## POP GOES THE VOLUME [DAY 2]

### VOLUME OF A CYLINDER, CONE & SHAPE

Investigate volume of a cylinder, cone and sphere by comparing different popcorn containers.

#### Intentionality

#### Math Talk

#### Visual Math Talk Prompt #1

#### Visual Math Talk Prompt #2

#### Visual Math Talk Prompt #3

#### Visual Math Talk Prompt #4

#### Spark Curiosity

#### Fuel Sensemaking

#### Next Moves

#### Consolidation

#### Purposeful Practice

#### Resources & Downloads

#### Educator Discussion Area

## Intentionality & Unit Overview

### Length of Unit: 6 Days

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Students will investigate the relationship between the area of the base and height and the volume of a cylinder

## Intentionality…

The purpose of the Day 2 activities is to reinforce the concepts from Day 1. Students will engage in a meaningful problem through a math talk and will have an opportunity to complete independent purposeful practice. The math talk and purposeful practice serve to develop a deeper understanding of the following big ideas:

Some of the *big ideas* that will likely emerge in this task include:

- The volume of a 3-dimensional figure can be found by determining the number of cubic units that can be contained within the figure;
- The volume of a prism can be determined by finding the number of cubic units required to cover the base and multiply by the number of layers (i.e.: the height);
- The volume of a pyramid is one-third the volume of a prism with a congruent base and equivalent height. Therefore, the volume of a cone is also one-third the volume of a cylinder with a congruent base and equivalent height; and,
- Varying the width of the base of a cylinder (i.e.: the diameter) has a greater impact on the volume of a cylinder than varying the height of the cylinder.

## Math Talk

The following sequence of related problems provides an opportunity for students to build on their learning from Day 1 by working through the volume of a cylinder with missing dimensions or limited information. This provides a context for students to investigate different approaches for determining the volume of a cylinder by grounding their thinking in the relationship between the area of the base and the height of a cylinder. In the previous lesson, we explored the context for comparing two cylinders in order to determine which one has the greatest volume. This context was helpful for building conceptual understanding supporting students in their understanding of Pi, ** π**, and generalizing for how to calculate the volume of a cylinder.

## Visual Math Talk Prompt #1

Show students the following animation of a cylinder being ‘constructed’ with a radius of the base of 15 cm and a height of the cylinder of 1 cm:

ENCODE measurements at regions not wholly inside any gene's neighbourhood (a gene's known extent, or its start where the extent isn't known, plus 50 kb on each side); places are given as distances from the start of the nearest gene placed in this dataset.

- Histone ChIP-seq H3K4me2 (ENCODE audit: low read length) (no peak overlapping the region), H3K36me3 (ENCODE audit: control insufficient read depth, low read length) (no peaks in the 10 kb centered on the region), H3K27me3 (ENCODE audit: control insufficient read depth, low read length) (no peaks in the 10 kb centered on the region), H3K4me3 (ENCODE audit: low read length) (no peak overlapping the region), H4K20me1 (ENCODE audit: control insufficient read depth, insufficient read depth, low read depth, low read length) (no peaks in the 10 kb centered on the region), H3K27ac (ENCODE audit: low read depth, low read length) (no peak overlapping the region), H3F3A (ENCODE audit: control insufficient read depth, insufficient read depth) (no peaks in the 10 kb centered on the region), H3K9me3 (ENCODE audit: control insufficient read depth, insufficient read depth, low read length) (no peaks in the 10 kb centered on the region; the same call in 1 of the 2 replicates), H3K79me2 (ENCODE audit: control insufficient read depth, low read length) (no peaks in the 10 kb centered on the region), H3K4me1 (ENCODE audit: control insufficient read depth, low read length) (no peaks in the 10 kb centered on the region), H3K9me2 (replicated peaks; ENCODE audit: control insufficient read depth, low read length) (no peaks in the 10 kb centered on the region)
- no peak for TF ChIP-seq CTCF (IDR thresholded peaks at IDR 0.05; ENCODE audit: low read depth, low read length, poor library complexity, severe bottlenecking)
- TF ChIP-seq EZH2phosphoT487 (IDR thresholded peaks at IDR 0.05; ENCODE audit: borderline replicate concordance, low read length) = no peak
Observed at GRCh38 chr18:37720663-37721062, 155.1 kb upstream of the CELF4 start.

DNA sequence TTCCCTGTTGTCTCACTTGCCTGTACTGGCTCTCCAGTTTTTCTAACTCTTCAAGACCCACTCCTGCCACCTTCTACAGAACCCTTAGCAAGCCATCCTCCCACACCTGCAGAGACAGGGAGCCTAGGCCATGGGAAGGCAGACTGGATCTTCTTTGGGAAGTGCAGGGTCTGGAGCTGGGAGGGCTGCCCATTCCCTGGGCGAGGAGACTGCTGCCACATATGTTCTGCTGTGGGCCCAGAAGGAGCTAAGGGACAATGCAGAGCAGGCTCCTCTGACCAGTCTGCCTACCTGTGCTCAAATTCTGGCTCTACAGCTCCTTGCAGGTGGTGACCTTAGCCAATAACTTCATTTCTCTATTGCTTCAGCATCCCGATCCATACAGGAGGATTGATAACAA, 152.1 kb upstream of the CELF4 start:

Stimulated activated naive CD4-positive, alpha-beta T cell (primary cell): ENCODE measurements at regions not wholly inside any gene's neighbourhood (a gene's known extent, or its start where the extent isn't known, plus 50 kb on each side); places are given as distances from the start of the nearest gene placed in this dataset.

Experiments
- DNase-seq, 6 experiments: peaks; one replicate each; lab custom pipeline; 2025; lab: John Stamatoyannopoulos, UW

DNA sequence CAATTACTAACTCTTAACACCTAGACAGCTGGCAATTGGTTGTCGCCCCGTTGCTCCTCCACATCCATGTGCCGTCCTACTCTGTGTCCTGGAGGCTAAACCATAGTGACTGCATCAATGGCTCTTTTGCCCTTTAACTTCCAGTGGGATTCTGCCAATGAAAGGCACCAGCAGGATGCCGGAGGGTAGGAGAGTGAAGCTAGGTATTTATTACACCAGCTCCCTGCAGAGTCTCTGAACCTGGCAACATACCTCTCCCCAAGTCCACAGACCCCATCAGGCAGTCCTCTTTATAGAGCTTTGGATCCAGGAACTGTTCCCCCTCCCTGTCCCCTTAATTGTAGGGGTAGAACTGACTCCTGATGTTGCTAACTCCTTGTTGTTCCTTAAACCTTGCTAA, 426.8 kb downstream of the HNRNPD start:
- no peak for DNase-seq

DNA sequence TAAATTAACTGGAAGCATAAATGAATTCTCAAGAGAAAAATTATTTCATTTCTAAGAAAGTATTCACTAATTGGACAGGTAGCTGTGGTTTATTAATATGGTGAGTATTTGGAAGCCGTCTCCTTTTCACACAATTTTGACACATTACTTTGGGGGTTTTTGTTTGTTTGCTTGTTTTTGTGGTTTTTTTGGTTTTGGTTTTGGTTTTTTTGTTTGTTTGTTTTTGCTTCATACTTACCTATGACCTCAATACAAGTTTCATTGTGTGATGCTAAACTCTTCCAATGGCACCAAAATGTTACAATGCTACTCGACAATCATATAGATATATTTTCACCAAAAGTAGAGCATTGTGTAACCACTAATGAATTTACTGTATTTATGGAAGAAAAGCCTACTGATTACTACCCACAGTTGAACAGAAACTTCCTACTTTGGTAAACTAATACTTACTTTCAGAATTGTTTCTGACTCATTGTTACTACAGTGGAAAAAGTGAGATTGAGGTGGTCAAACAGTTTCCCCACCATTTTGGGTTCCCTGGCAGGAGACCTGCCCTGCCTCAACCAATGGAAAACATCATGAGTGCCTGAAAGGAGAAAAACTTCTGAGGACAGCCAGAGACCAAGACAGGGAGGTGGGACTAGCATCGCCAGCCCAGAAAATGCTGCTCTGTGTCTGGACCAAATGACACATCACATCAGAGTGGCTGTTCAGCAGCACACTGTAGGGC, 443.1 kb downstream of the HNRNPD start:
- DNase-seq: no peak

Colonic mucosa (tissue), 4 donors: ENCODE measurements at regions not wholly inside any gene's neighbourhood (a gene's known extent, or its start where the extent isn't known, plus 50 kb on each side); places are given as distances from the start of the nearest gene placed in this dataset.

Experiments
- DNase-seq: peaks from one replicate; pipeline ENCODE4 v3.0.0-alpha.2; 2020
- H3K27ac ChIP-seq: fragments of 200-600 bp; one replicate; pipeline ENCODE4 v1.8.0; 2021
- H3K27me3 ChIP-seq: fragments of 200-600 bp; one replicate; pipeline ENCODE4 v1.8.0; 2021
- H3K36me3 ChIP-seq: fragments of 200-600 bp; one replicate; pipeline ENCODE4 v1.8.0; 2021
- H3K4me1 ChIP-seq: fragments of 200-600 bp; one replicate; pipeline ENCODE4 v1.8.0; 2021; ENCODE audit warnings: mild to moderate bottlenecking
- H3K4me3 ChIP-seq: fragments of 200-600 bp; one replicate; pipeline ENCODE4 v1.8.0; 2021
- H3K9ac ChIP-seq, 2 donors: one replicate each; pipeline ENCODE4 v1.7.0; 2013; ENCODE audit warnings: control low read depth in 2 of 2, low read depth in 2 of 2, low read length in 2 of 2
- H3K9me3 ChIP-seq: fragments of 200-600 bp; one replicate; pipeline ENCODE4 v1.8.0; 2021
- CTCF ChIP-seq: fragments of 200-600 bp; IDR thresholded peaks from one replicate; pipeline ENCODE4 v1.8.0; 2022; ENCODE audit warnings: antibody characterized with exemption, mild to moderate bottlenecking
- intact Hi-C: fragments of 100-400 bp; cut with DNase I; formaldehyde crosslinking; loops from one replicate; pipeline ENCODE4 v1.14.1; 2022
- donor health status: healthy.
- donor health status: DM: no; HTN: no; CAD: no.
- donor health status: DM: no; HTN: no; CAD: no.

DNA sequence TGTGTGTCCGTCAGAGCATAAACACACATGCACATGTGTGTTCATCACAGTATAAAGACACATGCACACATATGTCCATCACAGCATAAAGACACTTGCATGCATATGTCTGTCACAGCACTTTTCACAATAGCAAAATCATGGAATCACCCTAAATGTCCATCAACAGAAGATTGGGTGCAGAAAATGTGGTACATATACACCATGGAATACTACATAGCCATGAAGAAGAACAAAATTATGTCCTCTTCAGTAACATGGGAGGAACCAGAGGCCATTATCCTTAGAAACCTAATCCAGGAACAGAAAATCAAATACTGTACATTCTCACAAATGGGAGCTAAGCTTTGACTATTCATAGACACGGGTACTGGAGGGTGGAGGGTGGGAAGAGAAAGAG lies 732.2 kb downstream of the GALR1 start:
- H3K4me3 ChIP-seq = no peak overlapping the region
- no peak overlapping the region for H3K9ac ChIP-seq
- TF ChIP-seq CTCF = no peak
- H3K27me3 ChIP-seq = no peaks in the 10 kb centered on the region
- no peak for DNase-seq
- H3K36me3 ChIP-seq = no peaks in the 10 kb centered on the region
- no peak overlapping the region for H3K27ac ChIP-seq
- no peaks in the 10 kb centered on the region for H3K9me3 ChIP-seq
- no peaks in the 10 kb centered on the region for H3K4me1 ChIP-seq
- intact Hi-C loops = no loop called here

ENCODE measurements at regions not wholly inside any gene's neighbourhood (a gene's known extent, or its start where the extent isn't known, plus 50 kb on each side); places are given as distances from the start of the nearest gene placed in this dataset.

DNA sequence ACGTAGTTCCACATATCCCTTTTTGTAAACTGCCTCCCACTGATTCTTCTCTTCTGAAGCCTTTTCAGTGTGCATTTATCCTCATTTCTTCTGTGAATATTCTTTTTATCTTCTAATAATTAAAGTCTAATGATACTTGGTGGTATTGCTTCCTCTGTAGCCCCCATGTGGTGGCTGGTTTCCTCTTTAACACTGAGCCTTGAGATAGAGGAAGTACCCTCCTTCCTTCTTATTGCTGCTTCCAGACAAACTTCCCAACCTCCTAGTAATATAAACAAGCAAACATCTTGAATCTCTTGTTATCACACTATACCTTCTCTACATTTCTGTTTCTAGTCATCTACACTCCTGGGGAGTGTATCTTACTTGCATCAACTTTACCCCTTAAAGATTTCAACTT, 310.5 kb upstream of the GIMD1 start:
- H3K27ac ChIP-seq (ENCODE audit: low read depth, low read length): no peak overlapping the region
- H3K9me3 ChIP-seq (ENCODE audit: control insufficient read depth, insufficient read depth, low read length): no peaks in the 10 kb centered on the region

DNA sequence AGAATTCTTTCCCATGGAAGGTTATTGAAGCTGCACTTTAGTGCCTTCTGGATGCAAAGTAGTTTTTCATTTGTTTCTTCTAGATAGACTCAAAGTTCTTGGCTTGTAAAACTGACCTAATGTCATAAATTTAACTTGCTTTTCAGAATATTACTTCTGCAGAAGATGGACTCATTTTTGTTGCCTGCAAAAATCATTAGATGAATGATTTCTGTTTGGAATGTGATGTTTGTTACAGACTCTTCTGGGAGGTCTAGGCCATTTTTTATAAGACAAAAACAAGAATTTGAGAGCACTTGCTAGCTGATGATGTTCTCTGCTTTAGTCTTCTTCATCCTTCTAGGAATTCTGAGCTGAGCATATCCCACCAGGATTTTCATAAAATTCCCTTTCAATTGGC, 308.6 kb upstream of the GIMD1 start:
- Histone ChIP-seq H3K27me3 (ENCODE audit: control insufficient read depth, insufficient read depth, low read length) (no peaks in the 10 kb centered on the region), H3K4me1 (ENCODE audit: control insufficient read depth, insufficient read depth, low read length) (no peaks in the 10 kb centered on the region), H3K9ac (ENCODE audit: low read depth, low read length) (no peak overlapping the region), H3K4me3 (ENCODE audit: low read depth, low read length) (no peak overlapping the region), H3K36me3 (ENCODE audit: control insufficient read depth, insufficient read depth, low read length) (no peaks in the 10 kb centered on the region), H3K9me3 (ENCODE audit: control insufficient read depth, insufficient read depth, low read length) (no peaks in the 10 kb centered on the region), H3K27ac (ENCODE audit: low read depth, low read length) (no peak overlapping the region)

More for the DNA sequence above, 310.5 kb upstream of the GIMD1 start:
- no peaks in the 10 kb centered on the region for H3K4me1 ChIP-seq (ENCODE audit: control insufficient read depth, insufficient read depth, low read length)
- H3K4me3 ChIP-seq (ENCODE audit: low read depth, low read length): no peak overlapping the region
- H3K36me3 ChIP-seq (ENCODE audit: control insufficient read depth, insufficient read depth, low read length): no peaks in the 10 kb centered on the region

Then ask students:

Without using a calculator, what might the approximate volume of this cylinder be?How might you approach determining the volume of this cylinder?

The purpose here is for students to rely on their understanding of the area of a circle (needed for calculating the area of the base) prior to adding in a height beyond 1 ‘layer’ of cubic centimetres.

With the image projected, give students 30 seconds to 1 minute to reflect on the question. Then students will do a quick turn and talk to share their thinking with a classmate.

After a reasonable amount of time, invite students to share their approximations.

Be sure to record student thinking in a space (eg., whiteboard) visible to all students. This honours the contributions of all students.

The intention of this math talk is to get students using the relationship of the diameter of a circle to its radius (Pi, ** π**) to determine an approximate circumference. Since the radius is 15 cm, the diameter of the circular base is 30 cm and we can use our understanding that the circumference of a circle is approximately 3 “and a bit” (Pi, π) times as long as the diameter.

A reasonable estimate for the circumference would be between 90 cm and 95 cm.

With this, we hope that students are able to visualize (or draw) that the area of a circle can be found by decomposing the circle and recomposing into a parallelogram or rectangle as we explored in the Going In Circles unit. Through that unit, we learned that the width would be equivalent to the radius and the width would be equivalent to half of the circumference.

There may be some students who recall the formula for area of a circle as **\(πr^2\)** and that is completely fine as well. We still encourage those students to determine the result without the use of a calculator.

Regardless of which approach students take to solve for the area of the base, a common strategy you might see students use is partial products where the area of a rectangle is partitioned into two or more smaller product parts and then recomposed afterwards.

Visual Math Talk Prompt #1 serves as a means to recall prior knowledge regarding the area of a circle and hopes to emerge the idea that a cylinder with a height of only 1 unit simply transforms the number of ‘squares’ we calculated for the area into the same number of ‘cubes’.